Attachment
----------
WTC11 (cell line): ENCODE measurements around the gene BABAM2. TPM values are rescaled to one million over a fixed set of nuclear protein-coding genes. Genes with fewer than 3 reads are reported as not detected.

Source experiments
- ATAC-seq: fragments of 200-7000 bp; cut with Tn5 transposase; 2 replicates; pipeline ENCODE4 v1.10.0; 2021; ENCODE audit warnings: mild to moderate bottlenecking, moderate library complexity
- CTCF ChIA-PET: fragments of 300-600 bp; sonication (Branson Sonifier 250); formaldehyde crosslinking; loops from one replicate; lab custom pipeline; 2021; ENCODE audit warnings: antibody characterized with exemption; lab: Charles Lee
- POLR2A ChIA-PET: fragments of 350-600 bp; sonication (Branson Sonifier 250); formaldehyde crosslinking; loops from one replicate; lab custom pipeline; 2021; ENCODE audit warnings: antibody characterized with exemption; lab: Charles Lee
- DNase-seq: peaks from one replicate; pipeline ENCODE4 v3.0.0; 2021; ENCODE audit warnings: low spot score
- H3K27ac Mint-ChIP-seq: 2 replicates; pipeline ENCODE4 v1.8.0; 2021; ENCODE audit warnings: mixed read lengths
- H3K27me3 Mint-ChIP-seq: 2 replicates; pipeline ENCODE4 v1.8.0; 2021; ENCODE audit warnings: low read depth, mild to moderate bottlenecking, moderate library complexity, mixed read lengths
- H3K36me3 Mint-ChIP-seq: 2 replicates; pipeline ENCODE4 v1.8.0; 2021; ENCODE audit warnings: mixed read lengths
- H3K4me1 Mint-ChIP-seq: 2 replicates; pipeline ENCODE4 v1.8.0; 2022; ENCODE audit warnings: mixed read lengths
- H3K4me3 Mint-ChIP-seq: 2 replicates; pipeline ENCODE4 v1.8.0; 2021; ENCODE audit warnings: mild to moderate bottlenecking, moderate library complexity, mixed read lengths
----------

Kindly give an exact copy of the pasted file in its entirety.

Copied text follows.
WTC11 (cell line): ENCODE measurements around the gene BABAM2. TPM values are rescaled to one million over a fixed set of nuclear protein-coding genes. Genes with fewer than 3 reads are reported as not detected.

Source experiments
- ATAC-seq: fragments of 200-7000 bp; cut with Tn5 transposase; 2 replicates; pipeline ENCODE4 v1.10.0; 2021; ENCODE audit warnings: mild to moderate bottlenecking, moderate library complexity
- CTCF ChIA-PET: fragments of 300-600 bp; sonication (Branson Sonifier 250); formaldehyde crosslinking; loops from one replicate; lab custom pipeline; 2021; ENCODE audit warnings: antibody characterized with exemption; lab: Charles Lee
- POLR2A ChIA-PET: fragments of 350-600 bp; sonication (Branson Sonifier 250); formaldehyde crosslinking; loops from one replicate; lab custom pipeline; 2021; ENCODE audit warnings: antibody characterized with exemption; lab: Charles Lee
- DNase-seq: peaks from one replicate; pipeline ENCODE4 v3.0.0; 2021; ENCODE audit warnings: low spot score
- H3K27ac Mint-ChIP-seq: 2 replicates; pipeline ENCODE4 v1.8.0; 2021; ENCODE audit warnings: mixed read lengths
- H3K27me3 Mint-ChIP-seq: 2 replicates; pipeline ENCODE4 v1.8.0; 2021; ENCODE audit warnings: low read depth, mild to moderate bottlenecking, moderate library complexity, mixed read lengths
- H3K36me3 Mint-ChIP-seq: 2 replicates; pipeline ENCODE4 v1.8.0; 2021; ENCODE audit warnings: mixed read lengths
- H3K4me1 Mint-ChIP-seq: 2 replicates; pipeline ENCODE4 v1.8.0; 2022; ENCODE audit warnings: mixed read lengths
- H3K4me3 Mint-ChIP-seq: 2 replicates; pipeline ENCODE4 v1.8.0; 2021; ENCODE audit warnings: mild to moderate bottlenecking, moderate library complexity, mixed read lengths